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Author: Dale A. Stirling
Title: Geoffrey C. Bowker and Susan Star's Sorting Things Out
Publication info: Ann Arbor, MI: MPublishing, University of Michigan Library
April 2001

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Source: Geoffrey C. Bowker and Susan Star's Sorting Things Out
Dale A. Stirling

vol. 4, no. 1, April 2001
Article Type: Book Review

Geoffrey C. Bowker and Susan Star's Sorting Things Out

Dale A. Stirling

  • Bowker, Geoffrey and Star, Susan . Sorting Things Out. Cambridge, MA: The MIT Press. 1999. $29.95. Cloth. ISBN 0-262-02461-6. 377 pages.

On a personal, professional, or other level, we have all uttered the phrase "I have to sort this out." In essence, the task of sorting things out, or classifying "things", is the subject of this engrossing book. Nearly every aspect of our lives is subject to classification, whether self-directed or externally directed. And while it may seem a simple matter at first blush, the process of classifying "things" is no easy task. Bowker and Star explain theories and applications of classification using several interesting situations–the World Health Organization's International Classification of Diseases (ICD), Nursing Interventions Classification (NIC), race classification in apartheid South Africa, and the classification of viruses and tuberculosis.

The book begins by focusing on four broad methodological themes of infrastructure essential to classification. They include the ubiquity of classifying and standardization–such themes saturate our daily lives; the materiality and texture of classifications and standards–because they are in part physical entities; the indeterminate past which effects classification and standards–we revise based on what was originally surmised; and the practical politics behind classification and standards–we develop classification and standards based on what will or will not be within that system.

Chapters three through five examine the process and use of classification using the World Health Organization's ICD and then focusing on the disease of tuberculosis. The ICD is ideal for examination due to its complexity and the fact that it focuses on a world of issues rather than a smaller or single entity. A key point of the author's is that the ICD reflects the changing nature of how information is stored–from analog to digital devices. In addition, they touch upon continuing debates whether the ICD is a nomenclature–a simple list of names, or a classification that includes causes and arranges them in relation to one another. Focusing further inward, the history of tuberculosis classification is examined and we learn of the difficulty in classifying a single disease that changes over time, that is evidenced in more than one body organ, and has multiple causes.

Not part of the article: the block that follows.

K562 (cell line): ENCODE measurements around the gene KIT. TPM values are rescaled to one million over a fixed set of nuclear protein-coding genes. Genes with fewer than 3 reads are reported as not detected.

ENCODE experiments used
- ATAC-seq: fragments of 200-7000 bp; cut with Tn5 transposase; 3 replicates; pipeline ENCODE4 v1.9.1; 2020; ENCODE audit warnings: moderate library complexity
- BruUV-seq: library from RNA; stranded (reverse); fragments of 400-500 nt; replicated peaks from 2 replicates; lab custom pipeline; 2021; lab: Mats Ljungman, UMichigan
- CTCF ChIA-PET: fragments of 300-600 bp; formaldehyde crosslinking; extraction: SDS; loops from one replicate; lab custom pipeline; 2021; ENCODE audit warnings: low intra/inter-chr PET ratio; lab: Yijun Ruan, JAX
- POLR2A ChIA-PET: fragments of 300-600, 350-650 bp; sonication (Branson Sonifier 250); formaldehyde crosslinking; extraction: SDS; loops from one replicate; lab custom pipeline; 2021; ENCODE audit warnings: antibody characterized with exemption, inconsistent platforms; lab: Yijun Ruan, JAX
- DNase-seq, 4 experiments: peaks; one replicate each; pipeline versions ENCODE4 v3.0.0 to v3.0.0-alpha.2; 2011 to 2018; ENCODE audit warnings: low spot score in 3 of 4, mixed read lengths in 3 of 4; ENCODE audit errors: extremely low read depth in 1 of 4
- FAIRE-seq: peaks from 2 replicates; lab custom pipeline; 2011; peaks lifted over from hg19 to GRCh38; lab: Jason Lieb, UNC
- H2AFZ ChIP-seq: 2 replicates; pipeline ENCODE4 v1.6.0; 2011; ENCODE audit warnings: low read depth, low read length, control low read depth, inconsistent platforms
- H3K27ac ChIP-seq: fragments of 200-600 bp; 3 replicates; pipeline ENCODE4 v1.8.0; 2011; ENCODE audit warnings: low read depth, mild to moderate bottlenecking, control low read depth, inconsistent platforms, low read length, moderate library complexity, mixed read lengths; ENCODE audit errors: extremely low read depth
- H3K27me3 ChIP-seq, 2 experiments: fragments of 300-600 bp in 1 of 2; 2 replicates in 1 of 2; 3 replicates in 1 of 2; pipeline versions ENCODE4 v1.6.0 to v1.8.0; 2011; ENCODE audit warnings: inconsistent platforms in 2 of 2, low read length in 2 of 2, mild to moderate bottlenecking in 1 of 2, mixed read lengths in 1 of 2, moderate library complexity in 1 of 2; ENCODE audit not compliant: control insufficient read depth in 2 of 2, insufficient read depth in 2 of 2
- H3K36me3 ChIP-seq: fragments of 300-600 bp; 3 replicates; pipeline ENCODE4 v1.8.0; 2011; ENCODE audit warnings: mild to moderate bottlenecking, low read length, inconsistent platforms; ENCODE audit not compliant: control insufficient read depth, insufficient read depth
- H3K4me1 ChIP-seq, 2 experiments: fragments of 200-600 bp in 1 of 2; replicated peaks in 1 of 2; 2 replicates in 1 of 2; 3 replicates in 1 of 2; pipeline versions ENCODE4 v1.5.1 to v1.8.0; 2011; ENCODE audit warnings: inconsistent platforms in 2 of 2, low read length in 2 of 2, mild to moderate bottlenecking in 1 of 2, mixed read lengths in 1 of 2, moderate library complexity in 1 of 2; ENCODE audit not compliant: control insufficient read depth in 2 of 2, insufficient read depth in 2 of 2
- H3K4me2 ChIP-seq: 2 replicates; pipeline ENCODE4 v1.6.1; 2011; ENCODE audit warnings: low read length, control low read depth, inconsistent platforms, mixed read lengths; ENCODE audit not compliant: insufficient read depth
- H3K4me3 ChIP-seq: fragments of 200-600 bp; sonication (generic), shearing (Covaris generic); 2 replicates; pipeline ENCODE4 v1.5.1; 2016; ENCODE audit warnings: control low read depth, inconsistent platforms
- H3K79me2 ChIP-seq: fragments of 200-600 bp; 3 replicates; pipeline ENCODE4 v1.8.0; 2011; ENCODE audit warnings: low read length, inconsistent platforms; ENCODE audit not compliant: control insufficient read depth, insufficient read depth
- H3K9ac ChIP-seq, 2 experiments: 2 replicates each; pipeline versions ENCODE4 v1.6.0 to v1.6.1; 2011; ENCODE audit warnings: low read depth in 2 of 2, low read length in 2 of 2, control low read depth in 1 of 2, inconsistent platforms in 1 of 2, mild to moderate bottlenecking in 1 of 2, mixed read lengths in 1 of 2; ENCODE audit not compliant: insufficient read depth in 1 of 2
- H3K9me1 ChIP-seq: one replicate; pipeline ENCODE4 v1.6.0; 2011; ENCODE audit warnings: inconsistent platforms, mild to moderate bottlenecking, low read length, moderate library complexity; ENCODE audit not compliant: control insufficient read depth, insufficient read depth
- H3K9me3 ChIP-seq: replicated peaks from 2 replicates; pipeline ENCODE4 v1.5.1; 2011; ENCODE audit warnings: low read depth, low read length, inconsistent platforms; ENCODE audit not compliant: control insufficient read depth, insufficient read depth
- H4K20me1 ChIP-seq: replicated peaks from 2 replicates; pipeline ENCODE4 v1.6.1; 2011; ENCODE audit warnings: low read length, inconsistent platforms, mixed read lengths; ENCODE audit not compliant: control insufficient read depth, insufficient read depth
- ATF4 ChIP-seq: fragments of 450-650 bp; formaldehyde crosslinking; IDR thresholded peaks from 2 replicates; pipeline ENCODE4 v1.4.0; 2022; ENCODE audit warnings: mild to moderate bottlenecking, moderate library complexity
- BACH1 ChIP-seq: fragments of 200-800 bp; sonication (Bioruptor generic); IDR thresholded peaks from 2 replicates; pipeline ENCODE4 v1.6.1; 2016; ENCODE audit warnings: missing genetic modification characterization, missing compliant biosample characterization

The sobering reality of classifying humans by race and the practical classification of nursing activities are described in Chapters six and seven. South Africa's system of apartheid used race classification to institute "race order." However, it was one-dimensional and did not, could not, take into account the fantastic variability of human ethnicity. But its impact was devastating and proved that some systems of classifying are immoral and unjust. The work we do, our job titles, are subject to classification by federal agencies, professional organizations, and our peers. The Nursing profession is so touched and the NIC is used as an example of a classification system in-progress.

The remaining three chapters focus on "what happens when the system is used to encode and classify current and past knowledge and store it for future use" (pg. 255). Interweaving their previous examples of the ICD, NCI, and other classification systems the authors focus on the theory and practice of classification and they attempt to explain why this system of structure matters. They also explain why classifications need reclassifying. Because classifications usually represent multiple audiences they need to have a certain ambiguity in order to be open to multiple definitions. Classification systems also tend to become more embedded and inflexible and, they are sometimes not sensitive to exclusions because someone determines categories. In essence, human infallibilities impact classification at every turn.

Classification, or the invisible infrastructures that align much of our lives is complex and intriguing. Bowers and Clark have done an admirable job of sorting out that world. With tongue-in-cheek, in the book's introduction, the authors state, "we would hate to have to assign a Dewey classification number to this book, which straddles sociology, anthropology, history and information systems, and design. Our modest hope is that it will not find its way on the fantasy shelves" (pg. xii). This reviewer thinks that it will never find its way onto the fantasy shelves. However, those wanting to classify fantasy in its many forms may find this book most useful.

Dale Stirling at